April 16, 1987
MARIA DELNERO, INDI
AND AS SPECIAL ADM'R OF THE ESTATE OF VITO DELNERO, DECEASED, PLAINTIFF-APPELLEE,
REGO INTERNATIONAL, INC., DEFENDANT (PARGAS OF WILLOW
APPELLATE COURT OF ILLINOIS, FIRST DISTRICT, FIFTH DIVISION
Springs, Inc., Defendant-Appellant)
508 N.E.2d 291, 155 Ill. App. 3d 702, 108 Ill. Dec. 130 1987.IL.508
Appeal from the Circuit Court of Cook County; the Hon. Brian B. Duff, Judge, presiding.
JUSTICE LORENZ delivered the opinion of the court. SULLIVAN, P.J., and PINCHAM, J., concur.
DECISION OF THE COURT DELIVERED BY THE HONORABLE JUDGE LORENZ
This is an interlocutory appeal by defendant Pargas of Willow Springs, Incorporated, brought pursuant to Supreme Court Rule 308 (87 Ill. 2d R. 308), from an order of the circuit court of Cook County denying a motion to dismiss certain counts of plaintiff Delnero's complaint. Pargas contends those counts were barred by the statute of repose (Ill. Rev. Stat. 1985, ch. 110, par. 13-213). We reverse and remand with directions to dismiss those counts.
Plaintiff's decedent was injured when a liquid propane gas tank exploded, allegedly because of a faulty valve assembly attached to the tank. Plaintiff brought this action against defendant-appellant Pargas (the distributor of the tank) and against defendant Rego International, Inc. (the manufacturer of the valve). At issue before us are counts I, II, and V of the complaint, which were based on theories of strict
"Subject to [certain provisions not relevant here] no product liability action based on the doctrine of strict liability in tort shall be commenced . . . within 12 years from the date of the first sale, lease or delivery of possession by a seller or 10 years from the date of first sale, lease or delivery of possession to its initial user, consumer, or other non-seller, whichever period expires earlier, of any product unit that is claimed to have injured or damaged the plaintiff . . .." (Ill. Rev. Stat. 1985, ch. 110, par. 13-213(b).)
The supporting affidavits and discovery material attached to the motion established that the propane tank in question was manufactured in 1948, the valve in question was manufactured in 1955, and Pargas purchased the tank prior to 1964. Because the tank was first sold more than 12 years prior to the date of the accident (December 11, 1982), Pargas maintained that plaintiff's strict liability counts were barred by the statute of repose.
Delnero contended in the circuit court, as she does in this court, that by filling the tank with liquid propane gas and selling the gas (using the cylinder only to deliver the gas), Pargas had in effect created a new product. The circuit court denied the motion to dismiss, apparently on that ground.
We find no merit to this contention. The complaint does not allege that the gas itself was defective or that Pargas modified the allegedly defective valve in any manner. The statute of repose clearly states that strict liability causes of action must be commenced within 10 years from the first sale, lease, or delivery to the initial user. Clearly the legislature recognized that a product may be sold, delivered, or leased more than once. The statute was intended to eliminate "the fundamental unfairness involved in imposing current legal and technical standards on products which were introduced into the stream of commerce more than ten years prior to the commencement of a given suit." (Thornton v. Mono Manufacturing Co. (1981), 99 Ill. App. 3d 722, 725, 425 N.E.2d 522, 524.) Thus the plain language of the statute, which we are bound to follow (Bovinette v. City of Mascoutah (1973), 55 Ill. 2d 129, 302 N.E.2d 313), bars this cause of action, to the extent it is premised on strict liability, because it was commenced more than 10 years after the first sale of the product to its initial user. (Even assuming Pargas was the first user, Pargas purchased the tank prior to 1964, and the action was not brought until 1985.)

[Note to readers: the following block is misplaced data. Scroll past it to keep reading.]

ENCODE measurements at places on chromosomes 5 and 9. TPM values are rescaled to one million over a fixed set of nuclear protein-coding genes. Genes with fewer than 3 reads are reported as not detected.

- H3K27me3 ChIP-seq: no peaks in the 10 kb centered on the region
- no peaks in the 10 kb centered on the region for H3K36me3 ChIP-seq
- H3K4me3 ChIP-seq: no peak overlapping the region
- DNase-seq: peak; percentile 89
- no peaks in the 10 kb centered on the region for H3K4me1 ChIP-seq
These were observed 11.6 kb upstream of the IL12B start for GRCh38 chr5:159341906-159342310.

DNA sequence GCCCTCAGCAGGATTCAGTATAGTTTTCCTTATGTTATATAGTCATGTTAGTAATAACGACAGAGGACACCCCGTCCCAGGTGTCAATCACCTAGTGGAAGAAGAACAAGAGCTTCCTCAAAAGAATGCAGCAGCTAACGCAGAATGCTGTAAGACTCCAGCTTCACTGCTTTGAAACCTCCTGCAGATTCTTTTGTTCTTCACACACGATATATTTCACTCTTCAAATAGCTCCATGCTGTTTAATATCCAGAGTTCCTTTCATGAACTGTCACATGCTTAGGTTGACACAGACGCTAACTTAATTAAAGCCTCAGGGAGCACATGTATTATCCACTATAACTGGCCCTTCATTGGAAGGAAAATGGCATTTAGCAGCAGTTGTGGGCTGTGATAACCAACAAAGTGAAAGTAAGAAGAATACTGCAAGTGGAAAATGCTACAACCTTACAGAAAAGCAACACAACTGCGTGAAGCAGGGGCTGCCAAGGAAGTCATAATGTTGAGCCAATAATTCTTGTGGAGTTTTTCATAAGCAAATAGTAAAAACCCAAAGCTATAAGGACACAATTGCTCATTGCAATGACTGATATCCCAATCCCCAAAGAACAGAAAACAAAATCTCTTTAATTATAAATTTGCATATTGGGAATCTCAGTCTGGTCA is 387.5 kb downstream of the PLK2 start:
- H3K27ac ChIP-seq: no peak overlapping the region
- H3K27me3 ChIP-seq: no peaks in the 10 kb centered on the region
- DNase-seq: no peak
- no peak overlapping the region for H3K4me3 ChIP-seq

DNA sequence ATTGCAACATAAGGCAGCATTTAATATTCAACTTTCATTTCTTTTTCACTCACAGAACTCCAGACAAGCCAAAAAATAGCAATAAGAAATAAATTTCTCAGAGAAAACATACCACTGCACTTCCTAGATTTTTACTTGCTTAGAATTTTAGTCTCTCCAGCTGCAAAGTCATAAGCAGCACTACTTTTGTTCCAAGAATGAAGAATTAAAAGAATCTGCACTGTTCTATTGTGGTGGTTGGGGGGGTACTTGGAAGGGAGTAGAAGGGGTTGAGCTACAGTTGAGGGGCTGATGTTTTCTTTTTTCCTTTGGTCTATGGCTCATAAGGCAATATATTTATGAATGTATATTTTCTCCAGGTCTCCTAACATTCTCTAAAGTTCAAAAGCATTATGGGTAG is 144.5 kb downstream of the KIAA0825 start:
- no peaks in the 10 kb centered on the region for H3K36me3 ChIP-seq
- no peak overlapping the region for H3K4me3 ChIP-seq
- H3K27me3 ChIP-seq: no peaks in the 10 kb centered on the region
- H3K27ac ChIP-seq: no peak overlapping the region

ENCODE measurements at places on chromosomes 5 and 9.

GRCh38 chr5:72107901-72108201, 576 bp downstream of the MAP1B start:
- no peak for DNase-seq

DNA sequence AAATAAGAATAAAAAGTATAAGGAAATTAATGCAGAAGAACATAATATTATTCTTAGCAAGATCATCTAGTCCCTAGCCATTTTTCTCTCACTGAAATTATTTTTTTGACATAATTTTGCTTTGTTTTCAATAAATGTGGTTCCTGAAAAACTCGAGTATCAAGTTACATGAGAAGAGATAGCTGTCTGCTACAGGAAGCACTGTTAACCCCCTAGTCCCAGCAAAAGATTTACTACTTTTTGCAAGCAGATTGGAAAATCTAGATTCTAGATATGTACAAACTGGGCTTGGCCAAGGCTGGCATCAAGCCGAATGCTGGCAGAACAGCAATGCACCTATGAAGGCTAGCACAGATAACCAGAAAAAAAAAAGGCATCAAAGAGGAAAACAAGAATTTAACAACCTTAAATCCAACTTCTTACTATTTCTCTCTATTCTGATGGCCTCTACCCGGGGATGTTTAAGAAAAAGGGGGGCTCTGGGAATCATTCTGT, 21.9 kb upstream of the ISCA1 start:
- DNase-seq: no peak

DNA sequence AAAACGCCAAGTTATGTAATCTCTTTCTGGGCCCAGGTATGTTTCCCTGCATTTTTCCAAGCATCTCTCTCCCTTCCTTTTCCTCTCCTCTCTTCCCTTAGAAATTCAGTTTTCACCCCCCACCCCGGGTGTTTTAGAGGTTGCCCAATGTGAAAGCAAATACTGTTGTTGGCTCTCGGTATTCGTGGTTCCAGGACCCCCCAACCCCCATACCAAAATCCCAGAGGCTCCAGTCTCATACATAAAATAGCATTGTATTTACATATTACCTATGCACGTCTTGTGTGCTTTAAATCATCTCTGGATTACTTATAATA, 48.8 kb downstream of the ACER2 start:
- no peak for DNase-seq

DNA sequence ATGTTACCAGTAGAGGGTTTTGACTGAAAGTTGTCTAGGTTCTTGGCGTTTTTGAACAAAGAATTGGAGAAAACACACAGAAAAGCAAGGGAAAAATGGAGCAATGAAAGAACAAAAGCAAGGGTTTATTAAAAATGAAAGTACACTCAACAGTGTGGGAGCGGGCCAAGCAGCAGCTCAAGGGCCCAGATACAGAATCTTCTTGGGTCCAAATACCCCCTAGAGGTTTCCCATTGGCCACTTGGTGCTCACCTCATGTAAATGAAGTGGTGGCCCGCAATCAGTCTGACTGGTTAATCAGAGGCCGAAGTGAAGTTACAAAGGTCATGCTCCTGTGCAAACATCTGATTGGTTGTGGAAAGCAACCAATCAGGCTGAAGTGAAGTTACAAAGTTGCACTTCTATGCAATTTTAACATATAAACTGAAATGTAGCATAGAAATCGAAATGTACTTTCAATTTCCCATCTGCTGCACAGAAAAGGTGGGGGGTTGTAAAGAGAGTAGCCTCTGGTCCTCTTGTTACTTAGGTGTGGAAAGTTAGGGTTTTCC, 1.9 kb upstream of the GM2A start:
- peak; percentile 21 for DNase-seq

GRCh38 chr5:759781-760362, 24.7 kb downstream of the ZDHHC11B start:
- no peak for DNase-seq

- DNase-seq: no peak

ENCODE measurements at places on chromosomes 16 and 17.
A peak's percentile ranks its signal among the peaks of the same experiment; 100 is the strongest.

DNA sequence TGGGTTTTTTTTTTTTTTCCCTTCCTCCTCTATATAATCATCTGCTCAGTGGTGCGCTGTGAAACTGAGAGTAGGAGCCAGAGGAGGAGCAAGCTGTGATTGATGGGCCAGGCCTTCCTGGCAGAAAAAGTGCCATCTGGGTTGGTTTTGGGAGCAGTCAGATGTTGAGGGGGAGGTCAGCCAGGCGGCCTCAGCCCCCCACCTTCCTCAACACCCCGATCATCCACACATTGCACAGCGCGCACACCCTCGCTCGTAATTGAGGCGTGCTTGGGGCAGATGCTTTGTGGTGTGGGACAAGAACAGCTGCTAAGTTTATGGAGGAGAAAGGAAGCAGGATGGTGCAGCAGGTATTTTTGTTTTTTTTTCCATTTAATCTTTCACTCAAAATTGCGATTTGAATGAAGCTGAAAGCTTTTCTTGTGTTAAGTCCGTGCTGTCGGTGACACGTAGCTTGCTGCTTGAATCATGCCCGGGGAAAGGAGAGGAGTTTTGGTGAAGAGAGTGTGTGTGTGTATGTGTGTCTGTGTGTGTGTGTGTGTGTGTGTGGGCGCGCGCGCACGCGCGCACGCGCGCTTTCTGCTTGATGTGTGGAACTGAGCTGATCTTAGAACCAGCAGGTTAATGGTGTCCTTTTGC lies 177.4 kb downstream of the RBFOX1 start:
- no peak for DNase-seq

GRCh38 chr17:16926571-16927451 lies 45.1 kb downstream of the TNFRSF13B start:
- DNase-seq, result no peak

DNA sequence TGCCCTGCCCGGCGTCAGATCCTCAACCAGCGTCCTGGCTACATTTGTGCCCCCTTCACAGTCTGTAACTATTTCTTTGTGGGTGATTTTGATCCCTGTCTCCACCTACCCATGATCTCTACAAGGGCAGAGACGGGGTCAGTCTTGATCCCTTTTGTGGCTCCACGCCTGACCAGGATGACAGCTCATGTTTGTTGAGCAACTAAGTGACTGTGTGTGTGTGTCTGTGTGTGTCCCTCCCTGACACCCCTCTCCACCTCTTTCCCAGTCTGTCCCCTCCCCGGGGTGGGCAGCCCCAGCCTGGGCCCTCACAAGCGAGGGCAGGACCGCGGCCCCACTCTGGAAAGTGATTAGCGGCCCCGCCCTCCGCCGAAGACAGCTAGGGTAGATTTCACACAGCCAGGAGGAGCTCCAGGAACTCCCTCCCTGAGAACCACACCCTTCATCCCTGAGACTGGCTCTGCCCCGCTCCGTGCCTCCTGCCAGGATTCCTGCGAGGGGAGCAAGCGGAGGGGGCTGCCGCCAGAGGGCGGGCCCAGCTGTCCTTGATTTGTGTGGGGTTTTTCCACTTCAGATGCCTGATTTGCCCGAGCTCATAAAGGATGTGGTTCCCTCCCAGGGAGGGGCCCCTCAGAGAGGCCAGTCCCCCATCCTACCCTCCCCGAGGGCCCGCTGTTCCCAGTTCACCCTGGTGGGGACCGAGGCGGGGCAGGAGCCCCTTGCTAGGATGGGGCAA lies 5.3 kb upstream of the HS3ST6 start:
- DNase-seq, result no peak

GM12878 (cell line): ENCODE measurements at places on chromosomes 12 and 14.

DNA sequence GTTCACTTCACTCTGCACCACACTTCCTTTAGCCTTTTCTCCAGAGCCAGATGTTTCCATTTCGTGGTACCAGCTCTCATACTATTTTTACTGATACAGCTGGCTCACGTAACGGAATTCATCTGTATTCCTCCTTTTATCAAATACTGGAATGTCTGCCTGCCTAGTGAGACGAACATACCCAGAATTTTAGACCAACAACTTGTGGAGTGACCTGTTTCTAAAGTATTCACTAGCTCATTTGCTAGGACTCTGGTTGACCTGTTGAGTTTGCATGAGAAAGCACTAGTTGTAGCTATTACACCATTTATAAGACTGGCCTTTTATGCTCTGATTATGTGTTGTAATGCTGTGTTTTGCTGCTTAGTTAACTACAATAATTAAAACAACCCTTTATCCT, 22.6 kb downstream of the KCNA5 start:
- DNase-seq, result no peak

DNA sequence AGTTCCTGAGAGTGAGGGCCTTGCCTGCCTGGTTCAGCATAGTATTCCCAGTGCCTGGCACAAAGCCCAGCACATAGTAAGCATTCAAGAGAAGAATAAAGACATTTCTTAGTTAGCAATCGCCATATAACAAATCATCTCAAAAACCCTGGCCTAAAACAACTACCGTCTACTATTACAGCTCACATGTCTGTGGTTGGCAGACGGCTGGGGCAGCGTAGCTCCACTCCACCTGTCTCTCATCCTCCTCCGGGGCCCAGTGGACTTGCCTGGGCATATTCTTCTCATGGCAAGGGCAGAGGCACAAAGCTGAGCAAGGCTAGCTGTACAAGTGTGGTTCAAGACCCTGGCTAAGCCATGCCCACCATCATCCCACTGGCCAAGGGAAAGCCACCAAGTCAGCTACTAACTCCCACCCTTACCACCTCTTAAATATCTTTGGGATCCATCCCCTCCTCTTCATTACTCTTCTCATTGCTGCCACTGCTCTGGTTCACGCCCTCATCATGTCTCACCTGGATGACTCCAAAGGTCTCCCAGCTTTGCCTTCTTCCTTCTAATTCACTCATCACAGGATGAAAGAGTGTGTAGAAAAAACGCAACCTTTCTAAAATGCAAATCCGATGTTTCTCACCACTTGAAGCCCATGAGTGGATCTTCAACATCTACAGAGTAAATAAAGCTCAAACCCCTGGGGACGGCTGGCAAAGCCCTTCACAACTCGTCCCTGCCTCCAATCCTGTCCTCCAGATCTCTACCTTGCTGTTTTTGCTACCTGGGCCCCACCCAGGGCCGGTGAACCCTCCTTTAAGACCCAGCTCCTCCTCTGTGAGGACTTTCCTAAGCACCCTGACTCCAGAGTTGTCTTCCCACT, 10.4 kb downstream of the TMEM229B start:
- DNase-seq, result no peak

Our Conclusion in this regard is supported by a judicial construction of a similar Indiana statute, which provides in pertinent part:
"ny product liability action in which the theory of liability is negligence or strict liability in tort must be commenced within . . . ten
In Black v. Henry Pratt Co. (7th Cir. 1985), 778 F.2d 1278, defects in the chain mechanism of a valve assembly connected to a blast furnace caused the deaths of six employees. The valve assembly was purchased more than 10 years before the accident, but certain replacement parts were furnished by defendants within the 10-year period. It was determined that the replacement parts were not defective and operated correctly during the accident. Based on these facts the court concluded that the Indiana statute barred any product liability action against the defendants. In so doing the court rejected the plaintiffs' contention that the sale of non-defective replacement parts should extend or toll the limitation period.
Based on the plain language of the Illinois statute of repose and the other authorities cited above, we find that defendant Pargas' sale of non-defective propane gas, contained in a tank with an allegedly defective valve assembly first purchased more than 10 years before the action was commenced, did not toll the 10-year statutory period for bringing actions based on strict liability in tort. Accordingly, the circuit court should have granted defendant Pargas' motion to dismiss those counts of the complaint based on strict liability.
The judgment of the circuit court is reversed and the cause remanded for entry of an order dismissing with prejudice counts I, II, and V of the complaint as they relate to defendant Pargas.
Reversed and remanded.
Reversed and remanded.
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